According to PMMI research, the value of domestic shipments rose 2.9% to $7.73 billion in 2016.

At Pack Expo Las Vegas, being held Sept. 25-27 at the Las Vegas Convention Center, PMMI announced results from its “State of the Industry: U.S. Packaging Machinery” report.

The packaging industry has reached nearly $10 billion annually, said Jorge Izquierdo, vice-president, market development, PMMI, who noted the health of the industry can be seen in its 4.8% growth in 2016. But the standout is where the growth is coming from. Out of that, 2.9% came from local suppliers of packaging equipment, Mr. Izquierdo said.

“The difference was a significant growth in terms of imports by mainly European equipment manufacturers,” he said, noting about a 12% jump in imports.

Mr. Izquierdo attributed the growth in part to the exchange rate between euros and dollars in 2016.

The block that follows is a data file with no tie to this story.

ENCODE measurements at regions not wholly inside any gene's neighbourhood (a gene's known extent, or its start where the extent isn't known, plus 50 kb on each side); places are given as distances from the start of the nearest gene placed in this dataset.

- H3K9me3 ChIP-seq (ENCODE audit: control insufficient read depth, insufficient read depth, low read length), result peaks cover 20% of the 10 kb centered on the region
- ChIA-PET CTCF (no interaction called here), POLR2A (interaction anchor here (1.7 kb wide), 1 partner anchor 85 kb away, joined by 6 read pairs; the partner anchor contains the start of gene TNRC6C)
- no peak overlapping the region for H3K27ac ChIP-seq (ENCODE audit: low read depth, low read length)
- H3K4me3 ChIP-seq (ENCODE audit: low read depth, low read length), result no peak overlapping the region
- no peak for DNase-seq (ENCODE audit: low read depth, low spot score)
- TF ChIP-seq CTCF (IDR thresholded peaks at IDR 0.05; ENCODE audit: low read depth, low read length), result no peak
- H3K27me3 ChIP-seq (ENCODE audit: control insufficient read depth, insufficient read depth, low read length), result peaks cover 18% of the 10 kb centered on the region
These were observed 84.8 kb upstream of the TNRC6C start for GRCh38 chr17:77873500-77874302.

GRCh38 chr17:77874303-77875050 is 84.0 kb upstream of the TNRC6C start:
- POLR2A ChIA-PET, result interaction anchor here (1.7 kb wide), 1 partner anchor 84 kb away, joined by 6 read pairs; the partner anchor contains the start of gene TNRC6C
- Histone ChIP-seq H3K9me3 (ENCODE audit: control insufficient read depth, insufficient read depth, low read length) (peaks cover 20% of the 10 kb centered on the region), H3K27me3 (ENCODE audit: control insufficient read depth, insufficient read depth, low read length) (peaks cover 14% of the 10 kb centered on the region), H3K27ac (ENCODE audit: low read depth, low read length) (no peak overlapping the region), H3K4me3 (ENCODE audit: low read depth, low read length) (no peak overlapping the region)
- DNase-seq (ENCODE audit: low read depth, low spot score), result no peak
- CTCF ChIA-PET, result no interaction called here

“[The euro] was quite strong,” he said. “However, since the end of last year, the euro has depreciated over 15%. If you look at a 15% difference in a piece of equipment, that’s a significant difference.”

The United States can still expect to see a bit of growth for imports. It will remain steady for the remainder of 2017, Mr. Izquierdo said, but it should taper off in the next few years.

Overall, Mr. Izquierdo said the total market will increase by the end of this year.

“It’s not as drastic as 2016, but we’re looking at growth of about 3%,” he said. And in the next three to five years, he predicts 2.5% annual growth.

With 3.6% annual growth, the pharmaceutical industry appears to be the fastest growing, though it’s not the largest packaging segment — that remains food.

One contributing factor for progress in food and beverage packaging— which experienced a 2.3% CAGR increase — is the expansion of stock-keeping units that food manufacturers are now producing. More products and more frequent changeovers demand greater flexibility from packaging equipment.

“It used to be that one product was packaged 365 days a year,” Mr. Izquierdo said. “But now we are finding they need to switch products two or three times a day. It completely changes how manufacturers are packaging their products. And that’s true for both food and beverage.”